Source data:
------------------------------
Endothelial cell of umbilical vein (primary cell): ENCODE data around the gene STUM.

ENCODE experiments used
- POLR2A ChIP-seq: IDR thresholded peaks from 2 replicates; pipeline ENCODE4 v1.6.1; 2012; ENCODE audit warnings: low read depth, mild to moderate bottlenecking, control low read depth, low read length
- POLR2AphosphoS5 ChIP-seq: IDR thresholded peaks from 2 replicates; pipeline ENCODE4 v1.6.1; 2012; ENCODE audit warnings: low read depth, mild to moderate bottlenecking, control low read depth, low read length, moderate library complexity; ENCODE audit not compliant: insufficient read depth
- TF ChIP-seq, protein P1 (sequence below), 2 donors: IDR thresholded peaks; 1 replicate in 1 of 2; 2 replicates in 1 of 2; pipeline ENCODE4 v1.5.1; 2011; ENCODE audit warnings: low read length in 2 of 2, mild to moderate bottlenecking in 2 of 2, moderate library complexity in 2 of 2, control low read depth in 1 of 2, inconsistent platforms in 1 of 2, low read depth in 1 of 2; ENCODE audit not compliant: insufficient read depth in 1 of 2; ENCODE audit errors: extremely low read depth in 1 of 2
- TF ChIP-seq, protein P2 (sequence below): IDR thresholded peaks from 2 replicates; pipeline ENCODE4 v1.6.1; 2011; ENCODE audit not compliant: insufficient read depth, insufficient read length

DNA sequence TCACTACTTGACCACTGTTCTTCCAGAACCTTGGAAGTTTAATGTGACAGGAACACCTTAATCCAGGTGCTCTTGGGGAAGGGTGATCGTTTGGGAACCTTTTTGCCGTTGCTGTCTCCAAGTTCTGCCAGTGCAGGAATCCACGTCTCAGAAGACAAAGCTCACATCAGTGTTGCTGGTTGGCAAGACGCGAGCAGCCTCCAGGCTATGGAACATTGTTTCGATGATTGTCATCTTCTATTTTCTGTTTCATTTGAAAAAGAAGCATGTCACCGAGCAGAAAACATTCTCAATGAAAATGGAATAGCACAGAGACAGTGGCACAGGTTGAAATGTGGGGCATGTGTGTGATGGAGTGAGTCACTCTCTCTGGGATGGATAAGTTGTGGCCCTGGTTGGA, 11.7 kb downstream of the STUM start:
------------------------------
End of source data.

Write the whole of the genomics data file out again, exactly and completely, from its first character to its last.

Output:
Endothelial cell of umbilical vein (primary cell): ENCODE data around the gene STUM.

ENCODE experiments used
- POLR2A ChIP-seq: IDR thresholded peaks from 2 replicates; pipeline ENCODE4 v1.6.1; 2012; ENCODE audit warnings: low read depth, mild to moderate bottlenecking, control low read depth, low read length
- POLR2AphosphoS5 ChIP-seq: IDR thresholded peaks from 2 replicates; pipeline ENCODE4 v1.6.1; 2012; ENCODE audit warnings: low read depth, mild to moderate bottlenecking, control low read depth, low read length, moderate library complexity; ENCODE audit not compliant: insufficient read depth
- TF ChIP-seq, protein P1 (sequence below), 2 donors: IDR thresholded peaks; 1 replicate in 1 of 2; 2 replicates in 1 of 2; pipeline ENCODE4 v1.5.1; 2011; ENCODE audit warnings: low read length in 2 of 2, mild to moderate bottlenecking in 2 of 2, moderate library complexity in 2 of 2, control low read depth in 1 of 2, inconsistent platforms in 1 of 2, low read depth in 1 of 2; ENCODE audit not compliant: insufficient read depth in 1 of 2; ENCODE audit errors: extremely low read depth in 1 of 2
- TF ChIP-seq, protein P2 (sequence below): IDR thresholded peaks from 2 replicates; pipeline ENCODE4 v1.6.1; 2011; ENCODE audit not compliant: insufficient read depth, insufficient read length

DNA sequence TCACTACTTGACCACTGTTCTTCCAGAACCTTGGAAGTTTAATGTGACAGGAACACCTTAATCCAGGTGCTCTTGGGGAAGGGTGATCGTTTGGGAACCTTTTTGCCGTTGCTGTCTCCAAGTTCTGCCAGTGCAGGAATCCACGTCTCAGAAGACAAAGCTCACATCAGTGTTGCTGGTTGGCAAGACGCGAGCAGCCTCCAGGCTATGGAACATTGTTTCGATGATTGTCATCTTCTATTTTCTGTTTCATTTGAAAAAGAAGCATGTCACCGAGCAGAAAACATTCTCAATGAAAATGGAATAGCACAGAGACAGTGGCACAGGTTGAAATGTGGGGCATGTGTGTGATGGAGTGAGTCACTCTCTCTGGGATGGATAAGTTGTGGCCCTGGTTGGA, 11.7 kb downstream of the STUM start: